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From Wikipedia, the free encyclopedia

Milt May
Born: August 1, 1950 (1950-08-01) (age 59)
Gary, Indiana
Batted: Left Threw: Right 
MLB debut
September 81970 for the Pittsburgh Pirates
Last MLB appearance
September 301984 for the Pittsburgh Pirates
Career statistics
Batting average     .263
Hits     971
Runs     313
Home runs     77
Runs batted in     443
On-base plus slugging     .318
Career highlights and awards
  • World Series champion (1971)
  • Drafted: 1968 by Pittsburgh Pirates (Round: 11)
  • Drove in Major League Baseball's 1,000,000th Run (1975)
  • Highest Ever Batting Average for a San Francisco Giants catcher (1981)

Milton Scott May (born August 1, 1950 in Gary, Indiana) is a former professional baseball player who played in the Major Leagues from 1970 to 1984 for the Pittsburgh Pirates, Houston Astros, Detroit Tigers, Chicago White Sox, and San Francisco Giants.[1] May was a catcher who hit for a fairly high batting average during the era in which he played. He spent 15 seasons as a catcher in the major leagues, played in the 1971 World Series for Pittsburgh and had .263 career average with 77 home runs.[2] He also drove in the millionth run in MLB history on May 4, 1975, with three-run homer.[2]



He is the son of baseball third baseman Pinky May and the brother-in-law of pitcher Pat Osburn. May was a shortstop at St. Petersburg High School.[2] He lives in Bradenton, Florida with his wife, Brenda.[2] He has two children: Scott and Merily.[2]


Milt was signed as an infielder in the 11th round of the 1968 Major League Baseball Draft by the Pirates, who then converted him into a catcher.[3] He was a good handler of pitchers and a left-handed line drive hitter who rarely swung at a bad pitch, but also was reputedly the slowest runner in the majors for much of his career.[4]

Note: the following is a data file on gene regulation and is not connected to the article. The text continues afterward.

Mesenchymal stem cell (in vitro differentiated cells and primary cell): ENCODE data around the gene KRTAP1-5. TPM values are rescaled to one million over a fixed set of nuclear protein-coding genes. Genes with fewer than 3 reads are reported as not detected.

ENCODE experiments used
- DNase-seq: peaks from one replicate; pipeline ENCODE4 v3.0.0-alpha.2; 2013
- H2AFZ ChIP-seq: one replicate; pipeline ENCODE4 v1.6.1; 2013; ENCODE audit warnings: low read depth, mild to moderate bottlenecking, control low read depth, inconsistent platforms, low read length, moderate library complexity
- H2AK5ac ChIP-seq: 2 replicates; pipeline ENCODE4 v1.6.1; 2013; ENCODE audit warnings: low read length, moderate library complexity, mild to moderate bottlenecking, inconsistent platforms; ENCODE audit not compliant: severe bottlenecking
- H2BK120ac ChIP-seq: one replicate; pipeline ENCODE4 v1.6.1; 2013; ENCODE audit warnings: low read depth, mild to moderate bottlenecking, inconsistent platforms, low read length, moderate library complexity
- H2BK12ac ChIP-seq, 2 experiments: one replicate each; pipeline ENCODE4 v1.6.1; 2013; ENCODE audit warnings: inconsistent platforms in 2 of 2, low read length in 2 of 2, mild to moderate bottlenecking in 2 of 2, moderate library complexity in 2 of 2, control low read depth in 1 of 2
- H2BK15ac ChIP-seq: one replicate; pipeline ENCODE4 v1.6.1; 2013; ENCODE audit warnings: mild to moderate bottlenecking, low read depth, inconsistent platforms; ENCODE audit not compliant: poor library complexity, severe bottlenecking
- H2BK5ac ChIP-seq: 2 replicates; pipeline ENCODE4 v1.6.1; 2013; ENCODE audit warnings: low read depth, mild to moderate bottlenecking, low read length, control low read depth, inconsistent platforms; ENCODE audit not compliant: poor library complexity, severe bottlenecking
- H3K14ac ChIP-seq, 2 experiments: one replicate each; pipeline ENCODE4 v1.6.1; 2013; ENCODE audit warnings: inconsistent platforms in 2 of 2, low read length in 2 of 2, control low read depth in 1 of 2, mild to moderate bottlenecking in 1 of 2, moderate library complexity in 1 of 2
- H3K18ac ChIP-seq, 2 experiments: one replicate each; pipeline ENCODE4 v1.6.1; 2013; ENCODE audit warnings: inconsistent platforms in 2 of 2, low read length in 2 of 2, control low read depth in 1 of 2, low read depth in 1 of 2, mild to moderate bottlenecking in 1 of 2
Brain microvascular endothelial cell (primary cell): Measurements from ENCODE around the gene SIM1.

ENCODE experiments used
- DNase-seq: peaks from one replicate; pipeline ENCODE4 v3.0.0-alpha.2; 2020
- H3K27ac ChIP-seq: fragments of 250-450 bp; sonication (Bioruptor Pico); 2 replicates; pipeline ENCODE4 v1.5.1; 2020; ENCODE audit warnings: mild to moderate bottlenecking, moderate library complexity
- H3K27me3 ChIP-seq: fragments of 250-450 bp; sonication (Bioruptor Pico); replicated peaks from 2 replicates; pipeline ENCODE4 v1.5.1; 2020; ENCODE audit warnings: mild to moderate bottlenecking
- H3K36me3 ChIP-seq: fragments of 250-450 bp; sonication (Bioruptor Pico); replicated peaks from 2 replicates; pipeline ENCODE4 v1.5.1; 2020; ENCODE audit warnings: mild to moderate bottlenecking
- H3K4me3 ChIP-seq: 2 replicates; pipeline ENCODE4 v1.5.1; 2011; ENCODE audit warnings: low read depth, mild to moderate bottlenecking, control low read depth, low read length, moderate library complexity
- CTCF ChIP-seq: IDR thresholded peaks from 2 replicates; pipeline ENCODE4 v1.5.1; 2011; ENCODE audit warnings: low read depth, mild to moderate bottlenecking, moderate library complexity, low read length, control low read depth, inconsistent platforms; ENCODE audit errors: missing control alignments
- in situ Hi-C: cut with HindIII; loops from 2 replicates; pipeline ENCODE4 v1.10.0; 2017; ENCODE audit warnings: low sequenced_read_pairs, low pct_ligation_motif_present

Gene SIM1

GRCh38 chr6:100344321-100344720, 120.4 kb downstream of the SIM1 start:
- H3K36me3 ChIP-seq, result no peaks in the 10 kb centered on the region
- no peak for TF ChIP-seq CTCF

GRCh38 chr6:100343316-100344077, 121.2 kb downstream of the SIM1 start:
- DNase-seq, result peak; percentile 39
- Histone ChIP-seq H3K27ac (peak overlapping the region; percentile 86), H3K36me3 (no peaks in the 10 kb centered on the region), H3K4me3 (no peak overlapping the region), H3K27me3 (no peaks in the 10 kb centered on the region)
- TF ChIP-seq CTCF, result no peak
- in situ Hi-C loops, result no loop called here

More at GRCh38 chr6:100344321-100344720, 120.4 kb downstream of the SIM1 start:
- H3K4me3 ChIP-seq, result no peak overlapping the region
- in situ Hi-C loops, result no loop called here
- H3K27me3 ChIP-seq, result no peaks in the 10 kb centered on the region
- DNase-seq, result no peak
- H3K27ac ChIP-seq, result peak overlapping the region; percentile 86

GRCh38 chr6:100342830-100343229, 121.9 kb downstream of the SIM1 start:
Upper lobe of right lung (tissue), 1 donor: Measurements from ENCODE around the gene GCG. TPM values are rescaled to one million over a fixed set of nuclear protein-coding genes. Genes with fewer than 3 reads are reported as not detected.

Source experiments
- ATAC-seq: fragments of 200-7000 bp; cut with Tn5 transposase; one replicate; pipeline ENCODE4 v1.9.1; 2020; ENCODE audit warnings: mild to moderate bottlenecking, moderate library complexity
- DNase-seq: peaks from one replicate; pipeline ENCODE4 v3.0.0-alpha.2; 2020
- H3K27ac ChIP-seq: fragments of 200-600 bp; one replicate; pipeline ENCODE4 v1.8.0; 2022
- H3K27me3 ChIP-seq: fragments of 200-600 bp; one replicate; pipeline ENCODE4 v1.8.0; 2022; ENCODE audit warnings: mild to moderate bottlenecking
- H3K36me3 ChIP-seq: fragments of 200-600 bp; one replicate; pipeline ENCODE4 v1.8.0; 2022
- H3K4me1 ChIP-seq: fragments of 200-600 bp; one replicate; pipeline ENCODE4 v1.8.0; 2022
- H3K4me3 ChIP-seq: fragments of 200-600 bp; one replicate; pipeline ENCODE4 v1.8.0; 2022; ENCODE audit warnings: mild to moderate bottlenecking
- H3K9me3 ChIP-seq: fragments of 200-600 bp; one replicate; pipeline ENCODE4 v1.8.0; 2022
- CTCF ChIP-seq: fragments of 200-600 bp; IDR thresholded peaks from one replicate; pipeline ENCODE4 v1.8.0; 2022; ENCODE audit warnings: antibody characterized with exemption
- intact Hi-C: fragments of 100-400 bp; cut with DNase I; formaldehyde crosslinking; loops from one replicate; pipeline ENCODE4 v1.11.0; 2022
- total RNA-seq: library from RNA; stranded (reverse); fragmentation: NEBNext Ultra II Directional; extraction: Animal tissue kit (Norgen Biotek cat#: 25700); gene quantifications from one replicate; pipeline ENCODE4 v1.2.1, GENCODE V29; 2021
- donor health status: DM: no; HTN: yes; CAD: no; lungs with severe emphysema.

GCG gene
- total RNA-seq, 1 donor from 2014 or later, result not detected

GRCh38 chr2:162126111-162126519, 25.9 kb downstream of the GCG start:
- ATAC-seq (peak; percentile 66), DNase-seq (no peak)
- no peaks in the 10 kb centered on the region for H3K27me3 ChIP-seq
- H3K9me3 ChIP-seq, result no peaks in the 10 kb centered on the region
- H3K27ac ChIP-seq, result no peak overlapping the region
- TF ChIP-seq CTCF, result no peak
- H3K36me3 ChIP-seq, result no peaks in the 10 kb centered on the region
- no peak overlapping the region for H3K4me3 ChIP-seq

At age 21, May was a member of the Pirates team that won the 1971 World Series.[1] In the 7th inning of Game Four of that series, his pinch single drove in Bob Robertson with the winning run in a 4-3 Pirate victory.[5] Tragedy struck the Pirates in late 1972, when outfielder Roberto Clemente died in a plane crash. May was slated to replace Clemente in the Pirates' lineup in 1973, with catcher Manny Sanguillén moving to right field. However the experiment ended by July when it was determined that Sanguillen could not adjust to playing in the outfield and May was back on the Pirates' bench.[6]

After the 1973 season, the Houston Astros traded Jerry Reuss for May, making him their everyday catcher, replacing veteran Johnny Edwards. He led National League catchers with a .993 fielding percentage in 1974.[7] On May 4, 1975, May drove in Bob Watson for Major League Baseball's one millionth run.[2] He was charged with 18 passed balls in 1975 for the Astros, who had knuckleballer Joe Niekro on their staff.[8]

May was then traded to Detroit, where he played six games in 1976, before a broken ankle sidelined him for the season. He recovered in 1977 to record 12 double plays and 0 passed balls.[1] In 1978, May platooned with an up and coming Lance Parrish. By 1979, Parrish had taken over as the regular Tigers catcher, and May was traded to the Chicago White Sox. After only one year in Chicago, he then signed with the San Francisco Giants as a free agent.[3] On June 13, 1980, during a 3-1 win over the New York Mets‚ May hit the 9000th home run in the history of the Giants franchise. John Montgomery Ward hit home run #1 in 1883‚ and the 8‚000th was hit by Bobby Bonds on September 4‚ 1971. In 1981, he batted .310 -the highest mark ever for a Giants catcher.

He was re-acquired by the Pirates late in 1983, and was made a coach for 1987.[9] After retiring from baseball, he had a coaching career with various teams. He was major-league hitting coach for ten seasons in Pittsburgh (1987-96) and two with the Florida Marlins (1997-98).[2] He spend the first half of the 1999 season with the Tampa Bay Devil Rays and was later named a pitching coach for the Colorado Rockies.[2] "Scouted for Colorado in 2000, then spent the 2001 season as a Pirates minor-league hitting coordinator."[2]

See also




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